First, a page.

2. Take notes: Instead of trying to remember everything, write it down. There’s nothing wrong with keeping notes; it shows that you are prepared, organized and want to do the job correctly.

  3. Ask questions: If you are even slightly unsure of what you are being asked to do, don’t be afraid to question. Make sure the other person allows you the chance to find out all the needed details to move forward.

  4. Respond with a good attitude: Just as the person giving directions needs to speak respectfully, it’s important to respond respectfully. If you go into the conversation with a bad attitude, it’s likely that performing the task will be much more challenging.

  5. Before starting the task, make a checklist: Whenever there is a job that requires multiple steps, try organizing a to-do list. Check things off as you go to make sure you don’t miss anything. Then when you’re done, be sure to review your work.

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I am Irina, and I have been teaching English to kids for 2 years. This is the hobby that gives me not only money but also wonderful examples of smart kids who demonstrate constant progress in learning English. This time gave me a huge experience in the most modern approaches to teaching. However, there are aspects which stay the same for the whole time. I mean giving instructions before the completion of any task.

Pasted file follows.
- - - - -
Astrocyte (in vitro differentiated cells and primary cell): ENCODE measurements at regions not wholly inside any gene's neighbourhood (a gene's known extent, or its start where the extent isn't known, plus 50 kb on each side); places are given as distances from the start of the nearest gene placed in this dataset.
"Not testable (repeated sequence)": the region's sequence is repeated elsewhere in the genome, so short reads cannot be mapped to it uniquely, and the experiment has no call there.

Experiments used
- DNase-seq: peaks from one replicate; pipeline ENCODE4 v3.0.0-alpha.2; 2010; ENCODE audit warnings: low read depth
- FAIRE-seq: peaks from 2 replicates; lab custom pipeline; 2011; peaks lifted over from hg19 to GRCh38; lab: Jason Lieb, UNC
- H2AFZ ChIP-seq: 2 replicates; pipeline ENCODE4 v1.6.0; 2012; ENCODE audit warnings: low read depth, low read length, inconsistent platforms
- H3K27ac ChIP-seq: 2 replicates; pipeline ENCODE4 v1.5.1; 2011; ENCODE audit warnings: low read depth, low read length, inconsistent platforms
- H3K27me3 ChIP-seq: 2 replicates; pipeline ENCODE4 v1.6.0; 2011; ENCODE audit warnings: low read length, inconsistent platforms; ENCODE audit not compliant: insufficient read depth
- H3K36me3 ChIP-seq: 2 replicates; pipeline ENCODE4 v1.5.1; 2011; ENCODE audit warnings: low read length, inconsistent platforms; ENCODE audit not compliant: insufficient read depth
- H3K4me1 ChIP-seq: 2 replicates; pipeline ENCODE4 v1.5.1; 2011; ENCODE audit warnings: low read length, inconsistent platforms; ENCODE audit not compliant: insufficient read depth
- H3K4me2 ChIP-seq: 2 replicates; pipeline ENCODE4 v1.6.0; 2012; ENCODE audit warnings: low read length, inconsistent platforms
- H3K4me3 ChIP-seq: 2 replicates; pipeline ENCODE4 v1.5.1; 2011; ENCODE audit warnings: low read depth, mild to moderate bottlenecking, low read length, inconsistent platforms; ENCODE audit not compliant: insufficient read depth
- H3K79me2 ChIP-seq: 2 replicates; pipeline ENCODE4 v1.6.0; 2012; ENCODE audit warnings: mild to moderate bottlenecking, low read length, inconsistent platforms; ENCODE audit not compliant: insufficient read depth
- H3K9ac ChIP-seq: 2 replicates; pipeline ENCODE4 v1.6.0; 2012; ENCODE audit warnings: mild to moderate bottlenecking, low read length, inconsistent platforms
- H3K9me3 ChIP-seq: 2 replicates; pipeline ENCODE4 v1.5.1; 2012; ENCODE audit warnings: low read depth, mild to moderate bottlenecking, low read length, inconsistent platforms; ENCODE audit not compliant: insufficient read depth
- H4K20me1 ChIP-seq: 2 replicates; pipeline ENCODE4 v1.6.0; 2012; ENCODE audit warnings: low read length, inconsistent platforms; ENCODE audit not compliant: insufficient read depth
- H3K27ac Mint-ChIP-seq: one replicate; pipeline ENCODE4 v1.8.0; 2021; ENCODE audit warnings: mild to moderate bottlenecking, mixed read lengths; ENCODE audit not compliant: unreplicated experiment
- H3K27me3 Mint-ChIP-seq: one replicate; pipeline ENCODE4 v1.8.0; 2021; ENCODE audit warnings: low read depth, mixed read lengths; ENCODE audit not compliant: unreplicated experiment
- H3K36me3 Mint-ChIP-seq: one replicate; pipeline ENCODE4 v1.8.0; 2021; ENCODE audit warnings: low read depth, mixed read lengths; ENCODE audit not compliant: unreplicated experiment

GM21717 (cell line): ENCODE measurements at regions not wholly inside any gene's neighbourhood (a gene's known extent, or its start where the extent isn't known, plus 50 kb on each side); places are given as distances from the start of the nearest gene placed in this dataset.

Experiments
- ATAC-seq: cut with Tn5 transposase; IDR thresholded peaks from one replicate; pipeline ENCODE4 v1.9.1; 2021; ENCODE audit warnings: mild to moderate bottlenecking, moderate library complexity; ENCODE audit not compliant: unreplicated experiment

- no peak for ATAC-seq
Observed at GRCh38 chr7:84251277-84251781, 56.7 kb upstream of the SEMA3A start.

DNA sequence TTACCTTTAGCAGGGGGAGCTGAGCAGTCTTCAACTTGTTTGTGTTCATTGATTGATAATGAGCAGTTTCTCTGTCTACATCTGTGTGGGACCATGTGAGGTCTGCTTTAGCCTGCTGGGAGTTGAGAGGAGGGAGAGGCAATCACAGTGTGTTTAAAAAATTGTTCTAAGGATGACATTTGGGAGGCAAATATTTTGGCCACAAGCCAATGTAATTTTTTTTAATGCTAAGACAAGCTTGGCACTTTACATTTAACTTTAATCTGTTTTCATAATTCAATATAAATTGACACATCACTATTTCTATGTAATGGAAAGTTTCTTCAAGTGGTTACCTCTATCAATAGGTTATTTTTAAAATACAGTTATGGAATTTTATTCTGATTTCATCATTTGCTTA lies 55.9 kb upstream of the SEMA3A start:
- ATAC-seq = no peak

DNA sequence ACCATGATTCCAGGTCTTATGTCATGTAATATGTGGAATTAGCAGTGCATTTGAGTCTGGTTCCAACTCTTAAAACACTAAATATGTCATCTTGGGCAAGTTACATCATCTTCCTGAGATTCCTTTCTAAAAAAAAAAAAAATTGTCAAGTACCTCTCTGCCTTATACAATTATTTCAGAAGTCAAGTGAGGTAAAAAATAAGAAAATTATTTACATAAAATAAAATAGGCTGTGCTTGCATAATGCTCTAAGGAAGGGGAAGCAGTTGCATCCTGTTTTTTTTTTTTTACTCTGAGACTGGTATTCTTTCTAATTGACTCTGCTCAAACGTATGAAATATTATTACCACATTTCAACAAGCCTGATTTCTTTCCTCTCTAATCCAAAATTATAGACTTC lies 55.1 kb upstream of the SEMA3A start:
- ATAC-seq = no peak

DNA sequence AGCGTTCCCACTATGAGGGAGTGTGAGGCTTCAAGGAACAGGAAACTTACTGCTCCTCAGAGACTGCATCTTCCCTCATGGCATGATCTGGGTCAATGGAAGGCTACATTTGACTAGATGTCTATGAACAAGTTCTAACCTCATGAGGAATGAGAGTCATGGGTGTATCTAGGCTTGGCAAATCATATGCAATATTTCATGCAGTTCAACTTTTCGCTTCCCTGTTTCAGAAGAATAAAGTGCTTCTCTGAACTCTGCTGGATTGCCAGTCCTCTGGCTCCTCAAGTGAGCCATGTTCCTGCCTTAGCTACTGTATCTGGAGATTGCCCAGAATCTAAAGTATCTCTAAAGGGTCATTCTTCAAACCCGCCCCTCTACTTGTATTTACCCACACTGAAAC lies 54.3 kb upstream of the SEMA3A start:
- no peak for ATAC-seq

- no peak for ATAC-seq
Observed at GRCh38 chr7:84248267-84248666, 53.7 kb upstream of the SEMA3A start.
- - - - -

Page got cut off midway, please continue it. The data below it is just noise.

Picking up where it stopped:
Providing a student with clear and detailed instructions is half of the way to successful completion of it. Being an English tutor, I have numerous illustrations of good and bad ways to give instructions.

Succinctly speaking, this process consists of 3 main steps: 

  • describing the task itself (This step is the main one as it gives all the information to the student about the task. It is especially important for older students as they get the understanding of the aims of the task and the skills that are worked out);

  • outlining the timing (Timing is important to be clear with the program of the class. In other words, if the timing is well planned and the student is aware of it, it in a way guarantees the completion of all the exercises)

  • answering the questions (Sometimes a teacher may miss something in the first step. In such cases s/he has to make sure that the student understands the task and doesn’t have any more questions)

If one of them is missing, the completion of the task is likely to fail. For instance, providing the student with insufficient information on the task will result in spending two times as much time on this task as it was planned. Neglecting the importance of timing will lead to not having time for something else crucial which is planned for the class. Finally, missing the Q&A step will, again, double the time spent on the task.